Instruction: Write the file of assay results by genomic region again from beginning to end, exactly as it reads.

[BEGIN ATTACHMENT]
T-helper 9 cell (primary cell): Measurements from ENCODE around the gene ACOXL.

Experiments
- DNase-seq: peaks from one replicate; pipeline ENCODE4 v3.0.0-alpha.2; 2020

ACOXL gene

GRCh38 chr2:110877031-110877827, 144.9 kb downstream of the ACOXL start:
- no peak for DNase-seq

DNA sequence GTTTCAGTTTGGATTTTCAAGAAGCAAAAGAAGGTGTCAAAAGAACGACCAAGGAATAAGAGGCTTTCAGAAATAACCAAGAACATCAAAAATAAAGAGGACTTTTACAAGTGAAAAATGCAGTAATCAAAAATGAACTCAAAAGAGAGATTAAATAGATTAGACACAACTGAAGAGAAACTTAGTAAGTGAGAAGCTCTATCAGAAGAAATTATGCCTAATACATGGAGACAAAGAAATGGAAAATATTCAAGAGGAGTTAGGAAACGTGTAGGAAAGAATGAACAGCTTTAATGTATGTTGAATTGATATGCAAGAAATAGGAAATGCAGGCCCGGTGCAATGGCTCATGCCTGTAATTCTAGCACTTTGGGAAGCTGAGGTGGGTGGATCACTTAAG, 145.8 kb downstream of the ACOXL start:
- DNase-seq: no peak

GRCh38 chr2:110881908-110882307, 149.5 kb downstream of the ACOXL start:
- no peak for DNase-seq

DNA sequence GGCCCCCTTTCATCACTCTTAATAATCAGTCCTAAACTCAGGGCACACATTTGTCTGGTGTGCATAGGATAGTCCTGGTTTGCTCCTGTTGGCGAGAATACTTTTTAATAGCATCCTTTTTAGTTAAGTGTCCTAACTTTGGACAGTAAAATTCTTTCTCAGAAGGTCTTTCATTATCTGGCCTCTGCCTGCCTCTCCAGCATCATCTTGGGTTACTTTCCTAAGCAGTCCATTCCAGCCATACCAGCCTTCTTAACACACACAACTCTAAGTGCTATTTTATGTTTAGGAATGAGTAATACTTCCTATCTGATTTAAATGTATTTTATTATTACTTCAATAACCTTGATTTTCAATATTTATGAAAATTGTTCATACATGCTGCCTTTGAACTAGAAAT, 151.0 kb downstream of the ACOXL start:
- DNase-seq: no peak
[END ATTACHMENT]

T-helper 9 cell (primary cell): Measurements from ENCODE around the gene ACOXL.

Experiments
- DNase-seq: peaks from one replicate; pipeline ENCODE4 v3.0.0-alpha.2; 2020

ACOXL gene

GRCh38 chr2:110877031-110877827, 144.9 kb downstream of the ACOXL start:
- no peak for DNase-seq

DNA sequence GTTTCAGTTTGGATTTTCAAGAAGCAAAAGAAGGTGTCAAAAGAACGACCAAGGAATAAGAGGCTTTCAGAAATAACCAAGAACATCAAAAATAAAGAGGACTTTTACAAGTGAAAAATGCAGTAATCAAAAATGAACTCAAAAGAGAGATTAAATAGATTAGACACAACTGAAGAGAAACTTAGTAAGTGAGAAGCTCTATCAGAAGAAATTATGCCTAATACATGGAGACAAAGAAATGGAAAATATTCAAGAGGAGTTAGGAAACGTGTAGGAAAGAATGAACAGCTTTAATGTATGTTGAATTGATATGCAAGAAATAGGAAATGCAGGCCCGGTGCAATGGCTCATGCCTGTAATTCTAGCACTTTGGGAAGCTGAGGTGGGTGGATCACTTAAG, 145.8 kb downstream of the ACOXL start:
- DNase-seq: no peak

GRCh38 chr2:110881908-110882307, 149.5 kb downstream of the ACOXL start:
- no peak for DNase-seq

DNA sequence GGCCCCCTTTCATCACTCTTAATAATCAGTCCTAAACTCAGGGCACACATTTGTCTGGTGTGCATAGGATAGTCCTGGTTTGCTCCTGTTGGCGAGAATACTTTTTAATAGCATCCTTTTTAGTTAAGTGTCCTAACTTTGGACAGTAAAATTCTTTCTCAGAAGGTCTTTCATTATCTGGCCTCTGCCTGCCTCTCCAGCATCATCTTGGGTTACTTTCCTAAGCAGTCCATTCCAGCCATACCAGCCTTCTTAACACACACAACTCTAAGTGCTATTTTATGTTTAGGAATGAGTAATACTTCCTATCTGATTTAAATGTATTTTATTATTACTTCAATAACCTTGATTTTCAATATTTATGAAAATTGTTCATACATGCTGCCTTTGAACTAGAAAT, 151.0 kb downstream of the ACOXL start:
- DNase-seq: no peak